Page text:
The Enron Annulment Committee concludes its inquisition into the above question with: “the relevant question for the Tribunal might be whether it was reasonably open to the State, in the circumstances as they pertained at the relevant time, to form the opinion that no relevant alternative was open” (para. 372, Enron Annulment). This statement is not meant as a definitive interpretation (see para. 373, Enron Annulment). It raises two particularly interesting questions.
First is the question of when the determination of the existence of a relevant alternative is made. Quite correctly, the Committee tends to the view that this determination should be examined and evaluated at the time immediately preceding and at the same time as the measures invoking necessity were initiated by the State in question. This should enable an empirical examination of the relevant evidence that the State acted upon at the relevant time. It furthermore prevents hypothesising after the event – the value of hindsight always enables the identification of options that may not have been seen at the time the measure was taken. It is quite clearly improbable that a State is able to identify all of the options available to it in dealing with an “imminent” peril.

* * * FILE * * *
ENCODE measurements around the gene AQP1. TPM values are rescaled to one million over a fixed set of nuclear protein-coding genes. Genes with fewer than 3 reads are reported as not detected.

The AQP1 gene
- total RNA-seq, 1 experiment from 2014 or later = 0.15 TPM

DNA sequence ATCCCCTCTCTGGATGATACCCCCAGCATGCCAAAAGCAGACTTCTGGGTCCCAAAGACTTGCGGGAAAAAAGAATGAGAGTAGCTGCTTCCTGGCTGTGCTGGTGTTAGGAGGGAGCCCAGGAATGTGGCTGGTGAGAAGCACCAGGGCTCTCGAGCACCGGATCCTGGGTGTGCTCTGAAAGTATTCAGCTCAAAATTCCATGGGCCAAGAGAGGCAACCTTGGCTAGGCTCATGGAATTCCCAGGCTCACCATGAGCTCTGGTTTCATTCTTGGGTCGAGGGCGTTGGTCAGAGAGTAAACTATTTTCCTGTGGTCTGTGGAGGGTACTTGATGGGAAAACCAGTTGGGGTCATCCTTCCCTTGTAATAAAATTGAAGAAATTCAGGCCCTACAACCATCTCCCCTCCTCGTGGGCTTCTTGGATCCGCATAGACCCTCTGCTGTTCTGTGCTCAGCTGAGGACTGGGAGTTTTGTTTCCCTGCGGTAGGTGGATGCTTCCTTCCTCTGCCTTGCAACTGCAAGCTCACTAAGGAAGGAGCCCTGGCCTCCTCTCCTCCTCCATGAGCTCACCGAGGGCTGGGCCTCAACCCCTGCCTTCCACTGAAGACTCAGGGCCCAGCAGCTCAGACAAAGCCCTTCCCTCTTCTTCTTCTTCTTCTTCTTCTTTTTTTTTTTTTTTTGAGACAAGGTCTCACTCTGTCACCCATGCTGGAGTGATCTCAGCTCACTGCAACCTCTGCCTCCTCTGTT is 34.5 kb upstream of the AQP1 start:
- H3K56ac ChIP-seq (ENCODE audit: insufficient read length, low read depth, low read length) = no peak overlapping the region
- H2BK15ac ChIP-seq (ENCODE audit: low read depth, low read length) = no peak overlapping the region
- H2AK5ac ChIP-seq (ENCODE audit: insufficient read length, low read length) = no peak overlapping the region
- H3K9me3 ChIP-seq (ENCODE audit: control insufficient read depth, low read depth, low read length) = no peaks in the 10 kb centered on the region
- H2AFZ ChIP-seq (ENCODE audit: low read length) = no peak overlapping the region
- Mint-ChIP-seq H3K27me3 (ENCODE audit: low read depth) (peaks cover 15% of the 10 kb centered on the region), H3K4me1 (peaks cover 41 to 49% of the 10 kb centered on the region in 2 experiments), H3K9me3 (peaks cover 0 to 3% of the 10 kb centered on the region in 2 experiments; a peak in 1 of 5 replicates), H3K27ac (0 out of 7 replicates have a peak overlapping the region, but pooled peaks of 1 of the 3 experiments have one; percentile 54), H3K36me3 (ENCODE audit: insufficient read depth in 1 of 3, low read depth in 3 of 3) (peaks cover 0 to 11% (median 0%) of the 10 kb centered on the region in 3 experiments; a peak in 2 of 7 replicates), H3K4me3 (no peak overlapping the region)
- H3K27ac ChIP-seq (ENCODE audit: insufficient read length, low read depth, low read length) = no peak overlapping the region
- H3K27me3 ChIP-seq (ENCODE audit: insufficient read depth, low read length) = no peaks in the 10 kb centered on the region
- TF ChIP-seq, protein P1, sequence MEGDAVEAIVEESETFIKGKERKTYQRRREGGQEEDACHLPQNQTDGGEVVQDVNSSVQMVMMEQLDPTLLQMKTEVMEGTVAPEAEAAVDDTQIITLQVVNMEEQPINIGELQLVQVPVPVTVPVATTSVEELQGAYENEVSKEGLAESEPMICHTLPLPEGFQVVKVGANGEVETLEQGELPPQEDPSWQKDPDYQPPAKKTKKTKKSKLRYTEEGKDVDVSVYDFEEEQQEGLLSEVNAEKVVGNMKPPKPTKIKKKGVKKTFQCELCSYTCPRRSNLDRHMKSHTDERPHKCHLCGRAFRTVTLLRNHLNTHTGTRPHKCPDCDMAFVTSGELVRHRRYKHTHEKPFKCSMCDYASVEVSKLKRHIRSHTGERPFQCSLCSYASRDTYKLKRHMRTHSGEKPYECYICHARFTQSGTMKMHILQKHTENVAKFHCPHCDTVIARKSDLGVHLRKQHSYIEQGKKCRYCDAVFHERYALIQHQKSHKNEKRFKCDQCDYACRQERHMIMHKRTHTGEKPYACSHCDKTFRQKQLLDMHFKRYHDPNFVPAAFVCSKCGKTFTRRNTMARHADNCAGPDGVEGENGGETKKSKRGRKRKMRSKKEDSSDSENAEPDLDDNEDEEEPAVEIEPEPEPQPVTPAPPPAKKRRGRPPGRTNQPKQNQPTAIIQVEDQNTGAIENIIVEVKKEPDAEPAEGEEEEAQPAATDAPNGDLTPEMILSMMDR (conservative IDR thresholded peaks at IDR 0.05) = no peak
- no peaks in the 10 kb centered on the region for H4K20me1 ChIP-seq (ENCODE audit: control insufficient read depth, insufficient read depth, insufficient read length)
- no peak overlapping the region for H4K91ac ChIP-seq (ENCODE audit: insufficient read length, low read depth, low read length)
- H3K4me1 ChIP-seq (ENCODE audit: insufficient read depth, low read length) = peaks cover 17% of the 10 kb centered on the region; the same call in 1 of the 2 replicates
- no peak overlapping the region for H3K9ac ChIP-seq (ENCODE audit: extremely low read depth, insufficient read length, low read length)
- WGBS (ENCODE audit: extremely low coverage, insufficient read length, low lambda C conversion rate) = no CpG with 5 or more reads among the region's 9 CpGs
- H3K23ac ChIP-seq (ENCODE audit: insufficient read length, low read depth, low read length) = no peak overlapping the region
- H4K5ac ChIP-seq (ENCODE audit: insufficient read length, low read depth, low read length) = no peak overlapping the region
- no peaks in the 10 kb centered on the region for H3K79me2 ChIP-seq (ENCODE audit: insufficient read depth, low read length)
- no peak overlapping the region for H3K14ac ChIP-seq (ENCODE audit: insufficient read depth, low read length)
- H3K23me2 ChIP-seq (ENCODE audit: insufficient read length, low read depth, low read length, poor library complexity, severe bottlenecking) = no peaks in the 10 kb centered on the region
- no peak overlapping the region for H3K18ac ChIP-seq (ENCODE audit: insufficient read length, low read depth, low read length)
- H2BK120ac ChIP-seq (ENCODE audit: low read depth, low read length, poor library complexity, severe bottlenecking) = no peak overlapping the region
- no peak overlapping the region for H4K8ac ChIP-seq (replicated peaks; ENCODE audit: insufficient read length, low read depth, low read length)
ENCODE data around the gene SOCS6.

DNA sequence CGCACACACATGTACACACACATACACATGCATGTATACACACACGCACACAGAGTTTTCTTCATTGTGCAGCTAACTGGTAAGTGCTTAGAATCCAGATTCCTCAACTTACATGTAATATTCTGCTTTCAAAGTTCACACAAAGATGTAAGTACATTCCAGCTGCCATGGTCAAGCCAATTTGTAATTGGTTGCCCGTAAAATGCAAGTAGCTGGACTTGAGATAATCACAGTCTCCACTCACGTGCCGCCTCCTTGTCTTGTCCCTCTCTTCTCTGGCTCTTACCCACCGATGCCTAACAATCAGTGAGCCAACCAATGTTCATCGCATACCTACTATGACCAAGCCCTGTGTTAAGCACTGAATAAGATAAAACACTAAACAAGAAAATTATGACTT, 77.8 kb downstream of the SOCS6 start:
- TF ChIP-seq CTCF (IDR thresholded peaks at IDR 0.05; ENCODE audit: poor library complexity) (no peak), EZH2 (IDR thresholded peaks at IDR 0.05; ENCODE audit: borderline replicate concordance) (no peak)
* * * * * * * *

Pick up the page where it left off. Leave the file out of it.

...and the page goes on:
Second, is the question of who makes the determination at the relevant time. At the particular relevant time, it is the State that makes any determination of whether the measure is the “only means”. However, it is clearly the tribunal which determines the legality of the State’s determination. The question of who raises two particular questions: (i) if the State makes the determination at the relevant time what steps is it required to take to make this determination; (ii) when the tribunal considers the legality of State’s determination to whom does it defer, if anyone, in determining whether there were relevant alternative measures open to the State.